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<p>Most algorithms for determining query processing strategies in distributed databases are static in nature; that is, the strategy is completely determined on the basis of a priori estimates of the size of intermediate results, and it remains unchanged throughout its execution. The static approach may be far from optimal because it denies the opportunity to reschedule operations if size estimates are found to be inaccurate. Adaptive query execution may be used to alleviate this problem. A low overhead delay method is proposed to decide when to correct a strategy. Sampling is used to estimate the size of relations, and alternative heuristic strategies prepared in a background mode are used to decide when to correct. Evaluation using a model of a distributed database indicates that the heuristic strategies are near optimal. Moreover, it also suggests that it is usually correct to abort creation of an intermediate relation which is much larger than predicted.</p>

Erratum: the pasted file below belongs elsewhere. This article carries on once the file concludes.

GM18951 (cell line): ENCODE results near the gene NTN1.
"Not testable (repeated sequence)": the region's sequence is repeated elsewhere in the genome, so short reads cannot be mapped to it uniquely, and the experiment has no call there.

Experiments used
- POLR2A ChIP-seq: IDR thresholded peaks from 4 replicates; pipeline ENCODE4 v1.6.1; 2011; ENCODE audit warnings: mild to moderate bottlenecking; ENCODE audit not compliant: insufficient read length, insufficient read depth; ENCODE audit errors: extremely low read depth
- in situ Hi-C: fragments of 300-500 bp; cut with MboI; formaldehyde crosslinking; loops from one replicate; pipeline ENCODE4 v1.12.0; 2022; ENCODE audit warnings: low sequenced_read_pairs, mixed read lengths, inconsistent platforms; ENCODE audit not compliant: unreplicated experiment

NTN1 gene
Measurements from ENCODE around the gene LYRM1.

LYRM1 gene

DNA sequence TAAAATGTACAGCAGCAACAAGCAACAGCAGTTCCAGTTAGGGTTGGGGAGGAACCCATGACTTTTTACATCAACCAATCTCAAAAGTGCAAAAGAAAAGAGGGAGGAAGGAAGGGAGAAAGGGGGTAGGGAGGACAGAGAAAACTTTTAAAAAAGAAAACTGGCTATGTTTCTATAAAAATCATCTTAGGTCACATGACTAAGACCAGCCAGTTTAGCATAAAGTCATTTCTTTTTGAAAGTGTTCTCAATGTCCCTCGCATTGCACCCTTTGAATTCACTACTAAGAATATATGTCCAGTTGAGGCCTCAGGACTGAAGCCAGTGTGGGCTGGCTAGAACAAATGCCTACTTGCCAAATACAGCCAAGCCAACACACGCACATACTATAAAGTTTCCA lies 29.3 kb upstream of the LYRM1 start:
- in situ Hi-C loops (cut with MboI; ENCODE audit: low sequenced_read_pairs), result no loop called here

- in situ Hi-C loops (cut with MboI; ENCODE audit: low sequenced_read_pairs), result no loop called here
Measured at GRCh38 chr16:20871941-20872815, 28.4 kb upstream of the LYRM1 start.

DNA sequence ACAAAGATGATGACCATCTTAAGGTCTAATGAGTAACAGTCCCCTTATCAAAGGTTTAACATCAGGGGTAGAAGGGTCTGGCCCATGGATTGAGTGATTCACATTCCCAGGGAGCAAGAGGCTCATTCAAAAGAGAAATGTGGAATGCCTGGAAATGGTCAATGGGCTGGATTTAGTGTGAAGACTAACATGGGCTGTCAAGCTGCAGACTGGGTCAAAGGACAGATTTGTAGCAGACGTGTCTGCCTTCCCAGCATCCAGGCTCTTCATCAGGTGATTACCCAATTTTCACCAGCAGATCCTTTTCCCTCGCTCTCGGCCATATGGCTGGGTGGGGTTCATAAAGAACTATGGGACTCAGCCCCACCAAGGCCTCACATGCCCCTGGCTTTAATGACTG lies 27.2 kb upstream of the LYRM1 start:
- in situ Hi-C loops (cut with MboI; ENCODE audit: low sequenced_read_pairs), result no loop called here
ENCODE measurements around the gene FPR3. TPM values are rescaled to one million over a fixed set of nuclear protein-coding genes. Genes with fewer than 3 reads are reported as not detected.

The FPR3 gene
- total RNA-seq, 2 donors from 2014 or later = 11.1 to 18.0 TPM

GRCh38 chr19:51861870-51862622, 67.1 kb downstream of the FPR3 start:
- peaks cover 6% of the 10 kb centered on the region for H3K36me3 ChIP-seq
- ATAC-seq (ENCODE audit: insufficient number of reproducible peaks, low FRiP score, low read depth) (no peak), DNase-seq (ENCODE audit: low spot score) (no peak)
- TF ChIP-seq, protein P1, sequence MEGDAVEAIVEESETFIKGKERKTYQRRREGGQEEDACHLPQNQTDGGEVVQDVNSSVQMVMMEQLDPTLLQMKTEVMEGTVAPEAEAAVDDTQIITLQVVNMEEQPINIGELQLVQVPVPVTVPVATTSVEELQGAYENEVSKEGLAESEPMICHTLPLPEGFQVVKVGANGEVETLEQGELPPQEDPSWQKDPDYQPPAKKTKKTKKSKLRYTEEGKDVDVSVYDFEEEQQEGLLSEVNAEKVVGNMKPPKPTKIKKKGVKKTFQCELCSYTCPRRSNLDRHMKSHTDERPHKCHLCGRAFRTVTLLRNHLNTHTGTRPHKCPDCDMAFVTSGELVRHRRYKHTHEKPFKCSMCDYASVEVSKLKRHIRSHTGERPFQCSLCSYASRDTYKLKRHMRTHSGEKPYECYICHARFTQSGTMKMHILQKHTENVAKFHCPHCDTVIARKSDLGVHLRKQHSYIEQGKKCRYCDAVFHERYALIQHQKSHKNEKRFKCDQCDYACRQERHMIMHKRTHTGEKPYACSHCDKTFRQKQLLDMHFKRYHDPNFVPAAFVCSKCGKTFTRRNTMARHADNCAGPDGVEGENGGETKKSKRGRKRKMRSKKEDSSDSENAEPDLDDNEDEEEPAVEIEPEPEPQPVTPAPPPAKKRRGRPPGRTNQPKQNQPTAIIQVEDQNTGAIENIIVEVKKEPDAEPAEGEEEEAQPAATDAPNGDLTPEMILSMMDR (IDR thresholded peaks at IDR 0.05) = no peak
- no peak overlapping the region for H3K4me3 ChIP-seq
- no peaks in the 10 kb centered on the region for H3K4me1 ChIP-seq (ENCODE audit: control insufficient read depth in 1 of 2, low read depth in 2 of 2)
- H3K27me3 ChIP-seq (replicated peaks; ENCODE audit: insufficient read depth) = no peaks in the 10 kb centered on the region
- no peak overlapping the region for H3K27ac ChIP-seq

adaptive query execution; sampling; distributed query processing; distributed databases; a priori estimates; static approach; low overhead delay; heuristic strategies; distributed databases; heuristic programming; information retrieval

J. Riordan, J. Pyra and P. Bodorik, "Deciding to Correct Distributed Query Processing," in IEEE Transactions on Knowledge & Data Engineering, vol. 4, no. , pp. 253-265, 1992.
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